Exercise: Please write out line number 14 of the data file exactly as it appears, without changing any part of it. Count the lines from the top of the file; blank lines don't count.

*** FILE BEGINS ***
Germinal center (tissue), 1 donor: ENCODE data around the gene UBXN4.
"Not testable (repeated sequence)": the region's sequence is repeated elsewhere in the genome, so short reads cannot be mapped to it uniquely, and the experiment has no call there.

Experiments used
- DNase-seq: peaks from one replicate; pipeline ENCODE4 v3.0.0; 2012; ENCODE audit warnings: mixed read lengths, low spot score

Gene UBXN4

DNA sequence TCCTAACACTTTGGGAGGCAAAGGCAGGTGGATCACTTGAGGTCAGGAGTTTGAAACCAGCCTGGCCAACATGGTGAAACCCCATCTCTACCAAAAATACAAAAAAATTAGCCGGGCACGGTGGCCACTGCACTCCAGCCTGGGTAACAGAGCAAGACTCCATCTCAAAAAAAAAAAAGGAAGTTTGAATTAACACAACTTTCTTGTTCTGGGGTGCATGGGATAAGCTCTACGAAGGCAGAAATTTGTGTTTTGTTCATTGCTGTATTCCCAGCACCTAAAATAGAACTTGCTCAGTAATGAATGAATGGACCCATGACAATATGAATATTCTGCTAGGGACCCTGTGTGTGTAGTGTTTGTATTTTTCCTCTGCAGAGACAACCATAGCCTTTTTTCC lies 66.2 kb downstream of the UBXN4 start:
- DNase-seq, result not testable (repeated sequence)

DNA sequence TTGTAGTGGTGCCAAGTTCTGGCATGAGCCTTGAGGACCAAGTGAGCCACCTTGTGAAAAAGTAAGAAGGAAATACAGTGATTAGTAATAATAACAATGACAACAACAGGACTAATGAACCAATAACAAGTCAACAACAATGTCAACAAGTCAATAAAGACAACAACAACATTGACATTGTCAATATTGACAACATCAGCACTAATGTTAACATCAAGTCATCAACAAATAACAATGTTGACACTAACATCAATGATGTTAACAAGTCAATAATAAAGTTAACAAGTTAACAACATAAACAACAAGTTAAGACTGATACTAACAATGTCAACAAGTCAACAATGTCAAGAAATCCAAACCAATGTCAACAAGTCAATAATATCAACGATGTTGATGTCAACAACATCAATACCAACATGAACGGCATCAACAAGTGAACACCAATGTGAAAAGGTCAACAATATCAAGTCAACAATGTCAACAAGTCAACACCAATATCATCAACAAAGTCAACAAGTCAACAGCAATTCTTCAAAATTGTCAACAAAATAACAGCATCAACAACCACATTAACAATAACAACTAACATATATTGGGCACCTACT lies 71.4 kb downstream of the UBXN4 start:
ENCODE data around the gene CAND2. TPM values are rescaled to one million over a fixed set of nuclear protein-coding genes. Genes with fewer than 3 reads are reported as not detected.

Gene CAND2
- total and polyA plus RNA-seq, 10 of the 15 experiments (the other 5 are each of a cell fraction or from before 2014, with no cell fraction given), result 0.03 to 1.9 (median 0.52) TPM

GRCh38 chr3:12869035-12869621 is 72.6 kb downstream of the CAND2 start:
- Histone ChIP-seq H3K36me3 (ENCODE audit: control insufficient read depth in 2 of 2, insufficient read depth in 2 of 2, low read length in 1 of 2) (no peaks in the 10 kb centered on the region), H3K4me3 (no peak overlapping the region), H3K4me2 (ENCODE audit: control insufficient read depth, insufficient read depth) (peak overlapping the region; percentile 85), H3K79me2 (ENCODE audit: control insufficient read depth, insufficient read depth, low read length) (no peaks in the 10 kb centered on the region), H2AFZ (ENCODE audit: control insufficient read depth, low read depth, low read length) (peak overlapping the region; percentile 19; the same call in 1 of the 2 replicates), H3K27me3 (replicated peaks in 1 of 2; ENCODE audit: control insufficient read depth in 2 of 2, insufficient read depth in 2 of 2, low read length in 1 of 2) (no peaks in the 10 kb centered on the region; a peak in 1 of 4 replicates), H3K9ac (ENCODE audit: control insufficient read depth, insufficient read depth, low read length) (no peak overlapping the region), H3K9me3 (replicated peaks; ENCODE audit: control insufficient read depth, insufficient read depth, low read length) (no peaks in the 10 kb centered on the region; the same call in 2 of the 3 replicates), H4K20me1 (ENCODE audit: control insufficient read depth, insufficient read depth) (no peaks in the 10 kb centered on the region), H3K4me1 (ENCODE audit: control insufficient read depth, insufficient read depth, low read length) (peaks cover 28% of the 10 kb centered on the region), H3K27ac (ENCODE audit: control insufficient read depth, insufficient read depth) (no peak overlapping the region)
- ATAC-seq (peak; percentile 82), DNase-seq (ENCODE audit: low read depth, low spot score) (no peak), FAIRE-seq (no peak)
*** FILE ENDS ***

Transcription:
- ATAC-seq (peak; percentile 82), DNase-seq (ENCODE audit: low read depth, low spot score) (no peak), FAIRE-seq (no peak)